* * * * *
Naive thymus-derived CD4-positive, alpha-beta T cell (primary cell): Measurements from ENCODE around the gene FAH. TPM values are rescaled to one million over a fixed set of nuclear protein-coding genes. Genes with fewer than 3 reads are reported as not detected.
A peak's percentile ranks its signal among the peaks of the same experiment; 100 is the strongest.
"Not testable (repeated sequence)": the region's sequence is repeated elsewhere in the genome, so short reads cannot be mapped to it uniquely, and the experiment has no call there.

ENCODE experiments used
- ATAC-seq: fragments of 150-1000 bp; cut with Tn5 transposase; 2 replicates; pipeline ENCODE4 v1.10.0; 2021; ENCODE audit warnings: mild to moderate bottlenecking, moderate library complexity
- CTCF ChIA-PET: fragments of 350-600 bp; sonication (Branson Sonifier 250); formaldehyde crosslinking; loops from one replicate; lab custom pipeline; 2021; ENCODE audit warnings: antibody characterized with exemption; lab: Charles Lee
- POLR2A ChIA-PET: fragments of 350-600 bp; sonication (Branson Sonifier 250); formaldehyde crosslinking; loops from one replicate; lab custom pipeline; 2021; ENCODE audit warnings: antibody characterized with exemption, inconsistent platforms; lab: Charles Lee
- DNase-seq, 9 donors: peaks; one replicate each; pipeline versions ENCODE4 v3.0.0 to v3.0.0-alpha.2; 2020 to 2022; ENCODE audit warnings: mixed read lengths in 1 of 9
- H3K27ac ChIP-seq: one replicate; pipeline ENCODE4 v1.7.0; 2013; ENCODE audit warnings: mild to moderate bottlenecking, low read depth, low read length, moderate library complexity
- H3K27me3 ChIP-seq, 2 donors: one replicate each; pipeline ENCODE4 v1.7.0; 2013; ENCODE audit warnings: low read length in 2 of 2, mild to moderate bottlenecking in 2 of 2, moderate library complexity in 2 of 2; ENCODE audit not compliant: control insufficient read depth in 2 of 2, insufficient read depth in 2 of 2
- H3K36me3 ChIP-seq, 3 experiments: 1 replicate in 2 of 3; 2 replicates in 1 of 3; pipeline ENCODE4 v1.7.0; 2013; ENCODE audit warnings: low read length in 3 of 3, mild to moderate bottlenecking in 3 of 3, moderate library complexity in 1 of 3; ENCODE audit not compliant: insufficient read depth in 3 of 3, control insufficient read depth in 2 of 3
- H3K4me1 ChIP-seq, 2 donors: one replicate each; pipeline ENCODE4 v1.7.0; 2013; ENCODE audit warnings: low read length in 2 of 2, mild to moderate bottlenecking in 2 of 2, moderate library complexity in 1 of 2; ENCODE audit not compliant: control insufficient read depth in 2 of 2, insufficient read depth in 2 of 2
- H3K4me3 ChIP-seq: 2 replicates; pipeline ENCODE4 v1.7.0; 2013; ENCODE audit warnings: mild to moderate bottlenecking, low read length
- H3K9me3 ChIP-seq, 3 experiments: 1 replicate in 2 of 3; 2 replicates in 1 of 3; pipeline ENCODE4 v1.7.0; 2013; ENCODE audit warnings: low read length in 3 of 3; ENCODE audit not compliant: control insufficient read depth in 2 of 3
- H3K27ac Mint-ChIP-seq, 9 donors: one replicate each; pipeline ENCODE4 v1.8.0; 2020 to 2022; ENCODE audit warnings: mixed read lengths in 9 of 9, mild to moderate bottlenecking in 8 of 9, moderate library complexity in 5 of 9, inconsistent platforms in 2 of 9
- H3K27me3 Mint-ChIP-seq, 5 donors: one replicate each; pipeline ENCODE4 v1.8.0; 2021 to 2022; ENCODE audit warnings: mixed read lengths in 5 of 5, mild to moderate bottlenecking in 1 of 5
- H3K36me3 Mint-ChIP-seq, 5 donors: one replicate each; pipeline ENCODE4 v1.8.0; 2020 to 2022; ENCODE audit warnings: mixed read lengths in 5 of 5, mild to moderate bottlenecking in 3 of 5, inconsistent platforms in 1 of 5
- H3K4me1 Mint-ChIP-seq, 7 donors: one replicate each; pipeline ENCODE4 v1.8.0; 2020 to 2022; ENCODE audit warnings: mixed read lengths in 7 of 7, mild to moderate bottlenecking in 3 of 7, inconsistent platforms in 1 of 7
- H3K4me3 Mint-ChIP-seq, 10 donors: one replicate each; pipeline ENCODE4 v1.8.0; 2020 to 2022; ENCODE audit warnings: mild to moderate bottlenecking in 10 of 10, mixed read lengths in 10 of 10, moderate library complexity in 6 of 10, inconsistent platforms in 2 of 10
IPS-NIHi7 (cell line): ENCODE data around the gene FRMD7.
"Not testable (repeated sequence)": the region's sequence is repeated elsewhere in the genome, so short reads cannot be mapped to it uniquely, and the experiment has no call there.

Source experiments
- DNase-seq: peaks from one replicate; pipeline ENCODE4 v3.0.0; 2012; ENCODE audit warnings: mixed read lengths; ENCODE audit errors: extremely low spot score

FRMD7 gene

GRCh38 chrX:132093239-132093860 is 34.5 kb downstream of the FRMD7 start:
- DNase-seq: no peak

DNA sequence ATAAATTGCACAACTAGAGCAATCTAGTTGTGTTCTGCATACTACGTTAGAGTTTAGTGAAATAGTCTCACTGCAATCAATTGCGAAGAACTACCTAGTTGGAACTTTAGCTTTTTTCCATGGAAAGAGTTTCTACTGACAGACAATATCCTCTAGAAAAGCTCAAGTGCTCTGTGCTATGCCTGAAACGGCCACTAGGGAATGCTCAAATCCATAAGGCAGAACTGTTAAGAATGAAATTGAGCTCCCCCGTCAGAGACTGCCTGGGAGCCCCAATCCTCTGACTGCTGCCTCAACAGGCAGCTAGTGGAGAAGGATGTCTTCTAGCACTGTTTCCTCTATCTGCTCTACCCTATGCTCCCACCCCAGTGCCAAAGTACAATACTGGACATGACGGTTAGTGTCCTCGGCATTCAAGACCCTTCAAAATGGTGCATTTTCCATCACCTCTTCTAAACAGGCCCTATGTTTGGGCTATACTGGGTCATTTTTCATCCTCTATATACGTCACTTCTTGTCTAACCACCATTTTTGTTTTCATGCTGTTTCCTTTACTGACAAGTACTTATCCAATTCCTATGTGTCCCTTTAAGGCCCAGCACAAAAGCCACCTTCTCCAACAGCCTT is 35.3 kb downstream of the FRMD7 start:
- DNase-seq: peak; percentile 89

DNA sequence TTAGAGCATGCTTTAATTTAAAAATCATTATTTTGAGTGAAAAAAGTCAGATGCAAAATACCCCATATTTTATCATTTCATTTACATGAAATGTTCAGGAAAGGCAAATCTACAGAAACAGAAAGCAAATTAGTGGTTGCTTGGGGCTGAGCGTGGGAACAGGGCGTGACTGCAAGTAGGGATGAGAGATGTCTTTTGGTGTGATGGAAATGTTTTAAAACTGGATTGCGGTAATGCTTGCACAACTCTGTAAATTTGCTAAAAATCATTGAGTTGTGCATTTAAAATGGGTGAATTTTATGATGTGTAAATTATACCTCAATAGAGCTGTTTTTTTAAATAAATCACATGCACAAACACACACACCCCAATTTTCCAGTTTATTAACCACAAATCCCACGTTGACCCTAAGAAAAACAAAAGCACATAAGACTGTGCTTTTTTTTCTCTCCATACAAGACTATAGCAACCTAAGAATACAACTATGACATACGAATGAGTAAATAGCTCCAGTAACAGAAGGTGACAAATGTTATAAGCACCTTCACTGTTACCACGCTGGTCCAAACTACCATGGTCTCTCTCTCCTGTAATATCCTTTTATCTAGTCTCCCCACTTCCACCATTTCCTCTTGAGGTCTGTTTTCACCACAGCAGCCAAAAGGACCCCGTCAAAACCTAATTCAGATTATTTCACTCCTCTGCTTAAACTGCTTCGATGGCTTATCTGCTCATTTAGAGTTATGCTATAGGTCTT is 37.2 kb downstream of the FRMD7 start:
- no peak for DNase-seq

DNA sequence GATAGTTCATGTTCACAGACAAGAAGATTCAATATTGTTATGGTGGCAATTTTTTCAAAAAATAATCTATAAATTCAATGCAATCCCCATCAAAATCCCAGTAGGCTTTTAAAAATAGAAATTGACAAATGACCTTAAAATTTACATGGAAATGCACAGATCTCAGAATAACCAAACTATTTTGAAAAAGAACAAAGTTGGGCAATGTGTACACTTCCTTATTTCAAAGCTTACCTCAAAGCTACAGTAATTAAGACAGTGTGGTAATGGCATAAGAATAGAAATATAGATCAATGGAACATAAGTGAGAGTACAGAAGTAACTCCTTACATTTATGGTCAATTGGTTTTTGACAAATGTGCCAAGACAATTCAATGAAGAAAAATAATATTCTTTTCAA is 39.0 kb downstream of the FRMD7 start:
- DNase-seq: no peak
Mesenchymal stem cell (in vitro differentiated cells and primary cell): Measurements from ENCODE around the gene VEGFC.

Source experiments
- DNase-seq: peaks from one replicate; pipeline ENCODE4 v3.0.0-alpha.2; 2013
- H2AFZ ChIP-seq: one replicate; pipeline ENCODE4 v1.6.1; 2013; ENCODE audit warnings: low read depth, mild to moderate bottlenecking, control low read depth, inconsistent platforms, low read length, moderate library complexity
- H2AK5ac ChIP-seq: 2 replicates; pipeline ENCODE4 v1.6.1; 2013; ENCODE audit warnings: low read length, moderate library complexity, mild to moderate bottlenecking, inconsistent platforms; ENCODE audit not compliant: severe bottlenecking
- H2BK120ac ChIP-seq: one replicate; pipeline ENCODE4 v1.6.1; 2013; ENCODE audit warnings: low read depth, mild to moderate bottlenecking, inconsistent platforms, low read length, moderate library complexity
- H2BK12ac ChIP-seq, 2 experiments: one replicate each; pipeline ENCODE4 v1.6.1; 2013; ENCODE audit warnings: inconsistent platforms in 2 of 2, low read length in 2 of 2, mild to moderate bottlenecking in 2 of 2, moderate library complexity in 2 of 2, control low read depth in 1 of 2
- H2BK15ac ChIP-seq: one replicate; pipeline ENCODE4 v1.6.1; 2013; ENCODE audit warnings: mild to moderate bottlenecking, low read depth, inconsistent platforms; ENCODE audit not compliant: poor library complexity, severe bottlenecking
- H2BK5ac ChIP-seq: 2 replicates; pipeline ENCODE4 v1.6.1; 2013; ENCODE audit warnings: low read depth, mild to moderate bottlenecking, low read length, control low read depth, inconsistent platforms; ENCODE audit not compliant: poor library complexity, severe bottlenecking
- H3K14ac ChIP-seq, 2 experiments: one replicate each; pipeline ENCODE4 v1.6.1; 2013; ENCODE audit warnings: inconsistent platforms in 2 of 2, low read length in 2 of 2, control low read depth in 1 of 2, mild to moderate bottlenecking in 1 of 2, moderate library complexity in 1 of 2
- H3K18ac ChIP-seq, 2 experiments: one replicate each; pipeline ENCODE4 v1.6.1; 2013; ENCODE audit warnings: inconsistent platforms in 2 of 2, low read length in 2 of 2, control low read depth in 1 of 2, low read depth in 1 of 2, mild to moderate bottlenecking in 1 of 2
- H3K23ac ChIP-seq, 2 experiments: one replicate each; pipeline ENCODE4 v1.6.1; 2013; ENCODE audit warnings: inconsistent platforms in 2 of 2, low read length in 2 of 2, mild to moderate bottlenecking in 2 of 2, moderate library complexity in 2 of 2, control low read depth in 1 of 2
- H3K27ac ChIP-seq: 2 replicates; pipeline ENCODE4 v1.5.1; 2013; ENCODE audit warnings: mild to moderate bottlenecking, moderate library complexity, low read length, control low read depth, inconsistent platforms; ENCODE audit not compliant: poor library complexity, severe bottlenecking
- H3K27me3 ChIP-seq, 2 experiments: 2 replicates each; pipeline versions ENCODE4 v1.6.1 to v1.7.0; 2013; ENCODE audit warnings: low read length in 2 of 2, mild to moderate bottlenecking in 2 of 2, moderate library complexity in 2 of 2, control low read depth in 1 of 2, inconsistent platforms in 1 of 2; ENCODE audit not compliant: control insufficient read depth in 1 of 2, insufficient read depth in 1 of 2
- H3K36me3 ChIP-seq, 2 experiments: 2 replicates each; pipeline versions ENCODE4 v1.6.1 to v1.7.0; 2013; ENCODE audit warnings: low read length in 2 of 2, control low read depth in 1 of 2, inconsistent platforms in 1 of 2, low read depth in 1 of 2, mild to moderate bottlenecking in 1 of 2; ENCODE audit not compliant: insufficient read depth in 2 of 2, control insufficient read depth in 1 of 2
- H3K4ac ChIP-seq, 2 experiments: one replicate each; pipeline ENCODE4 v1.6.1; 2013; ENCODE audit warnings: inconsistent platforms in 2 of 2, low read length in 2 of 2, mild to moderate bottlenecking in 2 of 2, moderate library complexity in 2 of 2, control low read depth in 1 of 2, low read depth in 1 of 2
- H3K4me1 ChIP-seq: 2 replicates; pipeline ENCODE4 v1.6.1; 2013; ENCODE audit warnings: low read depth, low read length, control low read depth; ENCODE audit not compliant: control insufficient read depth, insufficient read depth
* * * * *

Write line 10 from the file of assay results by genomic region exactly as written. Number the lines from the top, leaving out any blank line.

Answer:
- H3K27me3 ChIP-seq, 2 donors: one replicate each; pipeline ENCODE4 v1.7.0; 2013; ENCODE audit warnings: low read length in 2 of 2, mild to moderate bottlenecking in 2 of 2, moderate library complexity in 2 of 2; ENCODE audit not compliant: control insufficient read depth in 2 of 2, insufficient read depth in 2 of 2